Lianne Knotts, director of Medical Architecture, looks at the ways in which an integrated model of care can, and indeed has been, used to address the complex health needs of coastal towns.
One key benefit, she argues, will be greater ease in recruiting and retaining staff. She highlights her involvement in the design and delivery of two ‘forward-thinking’ healthcare projects for NHS clients in coastal communities which ‘embrace the integrated care model’.
According to 2017 data, there were approximately 11.8 million people aged 65 and over in the UK that year, and by 2050 that number could reach 19 million. Hospital admissions are also steadily increasing year on year, with a good proportion of these represented by elderly people, who rely on continuing care. In parallel, England’s Chief Medical Officer has signalled that we need a national strategy to tackle health inequalities for seaside towns. Coastal towns often have older populations with more complex health needs, but historical planning has often underprovided for areas where the geographical catchment is ‘one-sided’. Heart disease, stroke, mental health problems, diabetes, and higher rates of smoking, are all more prevalent in seaside populations. At the same time, local NHS services can suffer from recruitment problems, leaving gaps in health services where they are needed most.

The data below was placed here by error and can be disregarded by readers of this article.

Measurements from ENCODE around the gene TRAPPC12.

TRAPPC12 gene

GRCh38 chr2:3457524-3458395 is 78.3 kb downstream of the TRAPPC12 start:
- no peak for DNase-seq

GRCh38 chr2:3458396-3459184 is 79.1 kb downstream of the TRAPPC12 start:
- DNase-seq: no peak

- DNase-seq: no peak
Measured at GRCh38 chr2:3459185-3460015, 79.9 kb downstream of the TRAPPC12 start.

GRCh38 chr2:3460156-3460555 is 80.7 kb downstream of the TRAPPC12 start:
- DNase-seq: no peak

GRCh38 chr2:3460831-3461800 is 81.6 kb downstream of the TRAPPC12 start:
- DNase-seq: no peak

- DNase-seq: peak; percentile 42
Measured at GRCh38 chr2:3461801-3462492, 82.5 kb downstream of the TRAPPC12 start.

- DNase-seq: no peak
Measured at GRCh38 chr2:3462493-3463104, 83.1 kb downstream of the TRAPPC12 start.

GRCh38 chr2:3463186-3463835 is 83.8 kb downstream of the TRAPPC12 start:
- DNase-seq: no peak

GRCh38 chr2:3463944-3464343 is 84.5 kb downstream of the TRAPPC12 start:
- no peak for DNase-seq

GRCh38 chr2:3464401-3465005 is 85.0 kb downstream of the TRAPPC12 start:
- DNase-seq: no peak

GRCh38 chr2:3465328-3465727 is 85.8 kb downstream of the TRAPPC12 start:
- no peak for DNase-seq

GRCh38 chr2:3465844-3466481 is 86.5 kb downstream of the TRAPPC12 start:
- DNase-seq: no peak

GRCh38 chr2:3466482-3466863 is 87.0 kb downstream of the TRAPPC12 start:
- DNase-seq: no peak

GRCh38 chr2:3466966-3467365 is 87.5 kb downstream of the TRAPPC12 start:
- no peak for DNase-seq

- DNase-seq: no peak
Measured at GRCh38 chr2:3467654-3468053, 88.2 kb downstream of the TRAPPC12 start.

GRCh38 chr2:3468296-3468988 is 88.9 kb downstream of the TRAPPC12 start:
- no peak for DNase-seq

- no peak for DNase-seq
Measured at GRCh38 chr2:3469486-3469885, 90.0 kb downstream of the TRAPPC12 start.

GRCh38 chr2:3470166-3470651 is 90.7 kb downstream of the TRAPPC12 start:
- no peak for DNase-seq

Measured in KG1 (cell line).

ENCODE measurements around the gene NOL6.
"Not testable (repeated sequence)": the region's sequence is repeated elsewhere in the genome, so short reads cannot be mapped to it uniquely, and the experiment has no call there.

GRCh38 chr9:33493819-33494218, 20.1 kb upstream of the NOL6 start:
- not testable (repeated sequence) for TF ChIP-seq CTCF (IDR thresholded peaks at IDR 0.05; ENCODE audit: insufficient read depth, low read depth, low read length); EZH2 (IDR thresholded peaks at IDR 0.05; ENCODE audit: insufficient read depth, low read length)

Emerging models of integrated care
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